College Fears Cloud Americans' Financial Optimism
Financial security sentiment rises to highest levels since 2008, college doubts remain
May 20, 2015, 07:00 ET
BLOOMINGTON, Ill., May 20, 2015 /PRNewswire/ -- On the heels of the latest positive jobs report, Americans are feeling upbeat about money matters except one looming issue. The COUNTRY Financial Security Index, which measures Americans' attitudes toward finances, jumped 2.1 points to 66.9, the highest score reported since the financial crisis hit the U.S. in 2008. College affordability, however, remains a source of pessimism for many.
In the aftermath of The Great Recession (June 2011), Americans' financial sentiments reached an all-time low of 63.7. Fiscal confidence has since improved meaningfully for Americans, with half ranking their overall level of financial security as good or excellent, up nine percent since the last Index report in December 2014. Americans feel good about their financial futures, too, with nearly four out of five reporting their fiscal situation is on track to improve or at least stay the same.
"The effects of the Recession may finally be wearing off for some Americans," says Troy Frerichs, director of wealth management at COUNTRY Financial. "It's important to channel this optimism into effective planning and saving for the future, which can always hold uncertainty. Achieving financial security means being prepared for economic fluctuations of both expansion and contraction."
Positivity emerges halfway through 2015
Americans report increased levels of confidence in all areas of money management, including their ability to save, invest, retire and pay off debts.
- The large majority of Americans (78 percent) feel confident in their ability to pay all of their debts as they come due, a two percent increase from December 2014.
- Fifty percent of Americans report setting aside money for savings or investment, up 12 percent since December 2014.
- Nearly three in five (58 percent) Americans believe it's likely they will have enough money to enjoy a comfortable retirement, compared to only half (50 percent) of Americans in December 2014.
College costs still holding Americans back
While Americans are positive on many elements of financial security, their confidence in their ability to send their children to college is lagging.
- Just 18 percent of Americans say they are very confident they have the financial resources to send their children to college.
- The number of Americans who feel very confident about sending their children to college fell 12 percent during the first half of 2015.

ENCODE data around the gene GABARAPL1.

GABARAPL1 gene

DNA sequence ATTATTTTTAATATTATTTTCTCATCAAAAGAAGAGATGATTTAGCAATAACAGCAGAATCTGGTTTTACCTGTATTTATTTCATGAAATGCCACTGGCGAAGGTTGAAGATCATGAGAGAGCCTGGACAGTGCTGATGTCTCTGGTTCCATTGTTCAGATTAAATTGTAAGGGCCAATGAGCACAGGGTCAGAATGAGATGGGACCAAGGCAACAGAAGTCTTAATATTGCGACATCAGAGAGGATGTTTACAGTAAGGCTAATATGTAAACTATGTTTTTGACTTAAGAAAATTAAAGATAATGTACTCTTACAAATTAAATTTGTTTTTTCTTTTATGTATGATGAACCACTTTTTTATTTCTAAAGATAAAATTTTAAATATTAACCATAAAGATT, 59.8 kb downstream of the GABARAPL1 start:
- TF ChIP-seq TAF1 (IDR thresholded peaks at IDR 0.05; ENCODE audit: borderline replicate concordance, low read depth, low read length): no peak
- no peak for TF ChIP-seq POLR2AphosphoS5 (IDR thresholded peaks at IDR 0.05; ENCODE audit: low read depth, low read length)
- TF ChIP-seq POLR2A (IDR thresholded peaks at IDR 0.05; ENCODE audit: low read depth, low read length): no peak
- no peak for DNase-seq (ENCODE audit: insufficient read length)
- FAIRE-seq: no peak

Millennials, aged 18-29, are among the least confident in their ability to pay off debts – such as student loans – when they come due. The average graduate this year with student-loans will have more than $35,000 in debt, according to a recent report by Edvisors, a group of websites about planning and paying for college. Just 37 percent of these Millennials report being very confident about paying back their debts.
"Planning for your child's tuition, which is on the rise, can understandably be daunting when objectives like saving for retirement and paying off other debts are on the horizon. Meeting with a financial advisor can help you weigh various funding options and discover how college can effectively fit into your overall financial plan," adds Frerichs.
The COUNTRY Financial Security Index®
Since 2007, the COUNTRY Financial Security Index has measured Americans' sentiments of their personal financial security. The Index also delves deeper into individual personal finance topics to better inform Americans about the issues impacting their finances. Survey data, videos and analysis are available at www.countryfinancialsecurityblog.com and on Twitter at @FinanceSecure.
The COUNTRY Financial Security Index was created by COUNTRY Financial and is compiled by GfK, an independent research firm. Surveys were conducted using GfK's KnowledgePanel®, a national, probability-based panel designed to be representative of the general population and includes responses from approximately 1,000 U.S. adults for national surveys. The margin of sampling error for a survey based on this many interviews is approximately +/- 3 percentage points with a 95 percent level of confidence.
Figures cited from December 2008 were compiled by Rasmussen Reports, LLC, an independent research firm, based on a national telephone and online survey of at least 3,000 Americans. The margin of sampling error for the December 2008 survey was based on this many interviews was approximately +/- 2 percentage points with a 95 percent level of confidence.
About COUNTRY Financial
The COUNTRY Financial group (www.countryfinancial.com) serves about one million households and businesses throughout the United States. It offers a full range of financial products and services from auto, home, business and life insurance to retirement planning services, investment management and annuities.
SOURCE COUNTRY Financial
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